It has been little more than a year since the horrific collapse of the Interstate 35W bridge in Minneapolis into the Mississippi River. Just like after the levee breach that left parts of New Orleans under 9 feet of water following Hurricane Katrina, there was the natural rallying cry to make the necessary repairs to ensure that something like this would never happen again. While the state of Minnesota has done a comprehensive job evaluating and addressing the structural integrity of its bridges, the Associated Press recently issued a report stating that there has been minimal improvement on this front nationwide. And as if that news weren't frightening enough, consider these facts:

The U.S. population is expected to grow by 50 percent by 2050, much of that growth centered in big metropolitan areas, where traffic congestion already costs our economy $80 billion a year and where water and power systems are falling apart.

More people equals more energy consumption. But oil and gas prices are escalating. That, plus the specter of climate change, means the way we power our cars, buildings and factories must change.

Our infrastructure -- the buildings, roads, bridges, power lines and plumbing that make our country run -- is aging rapidly. It has been estimated that it will take $1.6 trillion dollars to make the requisite fixes -- and that's just for what's already in place. Without more funding, falling bridges and failing levees may become far more common.

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A decaying infrastructure. Jam-packed roads, cities and airports. Skyrocketing energy prices. A perfect storm of crises threatens not only our economic well-being, but our national security as well. We simply cannot expect to remain competitive in the global economy when the basic systems we need to prosper are underfunded and underperforming.

And worse, at a time when government at all levels faces budget deficits, finding the money to fix our infrastructure problems often means robbing Peter to pay Paul.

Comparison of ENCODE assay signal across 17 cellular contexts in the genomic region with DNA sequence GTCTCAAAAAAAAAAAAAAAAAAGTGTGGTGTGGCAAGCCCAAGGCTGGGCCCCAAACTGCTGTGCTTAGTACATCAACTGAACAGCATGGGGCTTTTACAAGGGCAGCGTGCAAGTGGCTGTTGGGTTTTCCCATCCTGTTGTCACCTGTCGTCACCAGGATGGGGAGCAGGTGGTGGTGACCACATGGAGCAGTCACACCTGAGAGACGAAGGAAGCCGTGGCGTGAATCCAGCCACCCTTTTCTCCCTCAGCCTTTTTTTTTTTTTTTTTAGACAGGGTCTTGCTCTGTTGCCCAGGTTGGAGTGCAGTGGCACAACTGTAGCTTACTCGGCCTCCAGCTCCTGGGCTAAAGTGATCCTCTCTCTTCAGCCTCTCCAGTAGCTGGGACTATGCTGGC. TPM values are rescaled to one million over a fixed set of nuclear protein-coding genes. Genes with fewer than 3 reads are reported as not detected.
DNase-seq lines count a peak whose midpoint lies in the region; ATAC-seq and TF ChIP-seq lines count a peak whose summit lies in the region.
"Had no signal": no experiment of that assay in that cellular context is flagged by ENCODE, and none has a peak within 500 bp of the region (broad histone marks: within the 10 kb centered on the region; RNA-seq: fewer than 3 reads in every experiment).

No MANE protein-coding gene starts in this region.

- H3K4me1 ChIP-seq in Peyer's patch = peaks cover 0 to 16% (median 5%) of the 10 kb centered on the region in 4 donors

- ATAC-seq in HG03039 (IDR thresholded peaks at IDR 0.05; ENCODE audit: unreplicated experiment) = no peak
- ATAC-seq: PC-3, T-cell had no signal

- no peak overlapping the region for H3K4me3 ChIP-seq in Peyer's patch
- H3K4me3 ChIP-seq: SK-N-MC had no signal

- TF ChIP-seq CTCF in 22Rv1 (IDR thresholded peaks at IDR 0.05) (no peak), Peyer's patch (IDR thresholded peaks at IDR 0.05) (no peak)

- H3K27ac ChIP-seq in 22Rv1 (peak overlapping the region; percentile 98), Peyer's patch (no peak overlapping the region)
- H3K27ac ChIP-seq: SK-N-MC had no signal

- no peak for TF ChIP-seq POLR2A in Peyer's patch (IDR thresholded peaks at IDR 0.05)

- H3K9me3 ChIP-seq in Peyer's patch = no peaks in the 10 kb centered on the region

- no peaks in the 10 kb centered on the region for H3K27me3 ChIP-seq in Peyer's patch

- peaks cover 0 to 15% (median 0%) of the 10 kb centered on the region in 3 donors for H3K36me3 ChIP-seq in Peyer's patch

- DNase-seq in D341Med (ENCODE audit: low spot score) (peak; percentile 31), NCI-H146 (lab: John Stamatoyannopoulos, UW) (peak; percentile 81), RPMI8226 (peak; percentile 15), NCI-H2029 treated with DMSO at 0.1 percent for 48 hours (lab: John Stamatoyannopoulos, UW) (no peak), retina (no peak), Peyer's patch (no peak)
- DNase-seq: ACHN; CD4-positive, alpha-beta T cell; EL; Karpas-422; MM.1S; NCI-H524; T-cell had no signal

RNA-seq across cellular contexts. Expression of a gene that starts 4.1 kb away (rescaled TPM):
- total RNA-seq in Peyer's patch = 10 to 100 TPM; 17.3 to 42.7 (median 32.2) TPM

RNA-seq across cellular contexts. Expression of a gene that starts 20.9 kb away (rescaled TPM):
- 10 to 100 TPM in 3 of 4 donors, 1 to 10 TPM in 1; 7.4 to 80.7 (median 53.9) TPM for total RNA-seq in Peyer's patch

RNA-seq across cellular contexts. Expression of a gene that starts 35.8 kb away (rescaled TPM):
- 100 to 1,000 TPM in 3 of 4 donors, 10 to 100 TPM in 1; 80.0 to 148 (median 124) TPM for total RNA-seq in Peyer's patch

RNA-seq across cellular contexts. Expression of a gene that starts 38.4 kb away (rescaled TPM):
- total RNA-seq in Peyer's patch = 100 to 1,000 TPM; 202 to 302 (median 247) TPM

Why, then, given this undeniable set of daunting circumstances, isn't this issue given more prominence and attention in the presidential election? Obviously, economic and foreign-policy issues are going to take the lion's share of the headlines and candidate sound bites, but a crumbling infrastructure places our citizens at risk to a tragic accident, limits our productivity and economic viability, and is counter to achieving energy-independence.

When considering candidates for the nation's highest elected office, the public, the media and other elected officials need to pressure Sens. Barack Obama and John McCain to articulate their plans to tackle a decomposing infrastructure. It must be part of future presidential debates so that the issue can become part of the national discussion.

Earlier this year, the American Institute of Architects and the University of Minnesota presented a report to Congress that outlined the economic, environmental and public-health benefits of well-designed transportation projects. As part of the work that architects do to create the built environment and help plan communities, the AIA has a grant program that sends teams of architects, engineers, planners and other professionals across the country to help communities design walkable neighborhoods with ready access to public transportation. Building greener buildings and designing pedestrian-friendly communities has many benefits: less energy used, less traffic congestion and a healthier, better quality of life for all Americans.

Next year the federal transportation program is up for renewal, and the AIA supports a strong financial commitment to address unsafe highways and bridges in addition to making alternative transportation solutions a priority.

Infrastructure is admittedly not a very sexy topic. But the ability of America to be prosperous, competitive and safe depends upon the basic building blocks of our communities. It is up to all Americans to ask the candidates where they stand on the nation's infrastructure, because it affects all of us.

Christine McEntee is chief executive officer of the American Institute of Architects.